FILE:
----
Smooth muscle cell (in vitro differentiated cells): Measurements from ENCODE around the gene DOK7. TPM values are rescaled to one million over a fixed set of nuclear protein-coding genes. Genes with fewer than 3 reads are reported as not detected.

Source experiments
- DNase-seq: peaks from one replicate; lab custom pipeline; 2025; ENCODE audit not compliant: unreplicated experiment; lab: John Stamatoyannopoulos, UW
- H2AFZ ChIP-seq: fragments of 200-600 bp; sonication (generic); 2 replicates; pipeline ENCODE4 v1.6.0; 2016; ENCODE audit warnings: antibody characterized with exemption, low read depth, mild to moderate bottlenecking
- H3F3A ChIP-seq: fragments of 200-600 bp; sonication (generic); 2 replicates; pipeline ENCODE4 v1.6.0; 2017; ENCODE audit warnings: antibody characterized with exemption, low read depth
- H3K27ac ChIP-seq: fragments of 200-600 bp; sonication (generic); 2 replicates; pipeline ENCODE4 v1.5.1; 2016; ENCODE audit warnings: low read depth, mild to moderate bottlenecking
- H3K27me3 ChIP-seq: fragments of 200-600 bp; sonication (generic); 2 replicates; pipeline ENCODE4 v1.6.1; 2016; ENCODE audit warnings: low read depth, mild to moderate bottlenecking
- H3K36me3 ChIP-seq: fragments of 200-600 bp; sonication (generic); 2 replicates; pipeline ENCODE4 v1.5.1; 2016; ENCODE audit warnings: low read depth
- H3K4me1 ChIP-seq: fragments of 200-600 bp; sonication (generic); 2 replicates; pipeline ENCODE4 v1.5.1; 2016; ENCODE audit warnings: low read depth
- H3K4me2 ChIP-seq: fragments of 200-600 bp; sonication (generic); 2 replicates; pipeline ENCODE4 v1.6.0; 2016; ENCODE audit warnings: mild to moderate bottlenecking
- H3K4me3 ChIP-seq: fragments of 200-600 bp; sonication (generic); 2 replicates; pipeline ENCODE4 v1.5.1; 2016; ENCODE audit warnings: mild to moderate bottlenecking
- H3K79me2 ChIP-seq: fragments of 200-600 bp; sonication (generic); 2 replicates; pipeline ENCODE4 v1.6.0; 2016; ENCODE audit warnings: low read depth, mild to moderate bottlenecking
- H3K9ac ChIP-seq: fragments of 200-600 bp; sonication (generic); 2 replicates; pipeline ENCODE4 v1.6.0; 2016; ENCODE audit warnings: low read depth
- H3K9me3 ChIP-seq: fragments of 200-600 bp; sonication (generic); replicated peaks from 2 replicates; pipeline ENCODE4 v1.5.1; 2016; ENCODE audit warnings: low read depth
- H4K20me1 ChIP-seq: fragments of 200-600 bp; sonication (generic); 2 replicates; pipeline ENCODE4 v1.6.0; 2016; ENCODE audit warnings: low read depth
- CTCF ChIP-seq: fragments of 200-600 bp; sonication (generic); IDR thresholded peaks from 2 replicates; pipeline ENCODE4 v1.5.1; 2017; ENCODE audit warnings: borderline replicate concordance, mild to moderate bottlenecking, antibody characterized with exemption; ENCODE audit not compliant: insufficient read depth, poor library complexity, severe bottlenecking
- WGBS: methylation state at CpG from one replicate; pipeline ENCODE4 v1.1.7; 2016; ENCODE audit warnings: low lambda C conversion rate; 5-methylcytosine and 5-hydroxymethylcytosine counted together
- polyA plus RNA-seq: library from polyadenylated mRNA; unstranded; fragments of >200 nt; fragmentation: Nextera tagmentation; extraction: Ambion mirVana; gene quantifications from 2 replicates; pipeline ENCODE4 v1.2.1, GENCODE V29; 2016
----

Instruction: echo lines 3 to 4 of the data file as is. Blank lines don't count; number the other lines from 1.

- DNase-seq: peaks from one replicate; lab custom pipeline; 2025; ENCODE audit not compliant: unreplicated experiment; lab: John Stamatoyannopoulos, UW
- H2AFZ ChIP-seq: fragments of 200-600 bp; sonication (generic); 2 replicates; pipeline ENCODE4 v1.6.0; 2016; ENCODE audit warnings: antibody characterized with exemption, low read depth, mild to moderate bottlenecking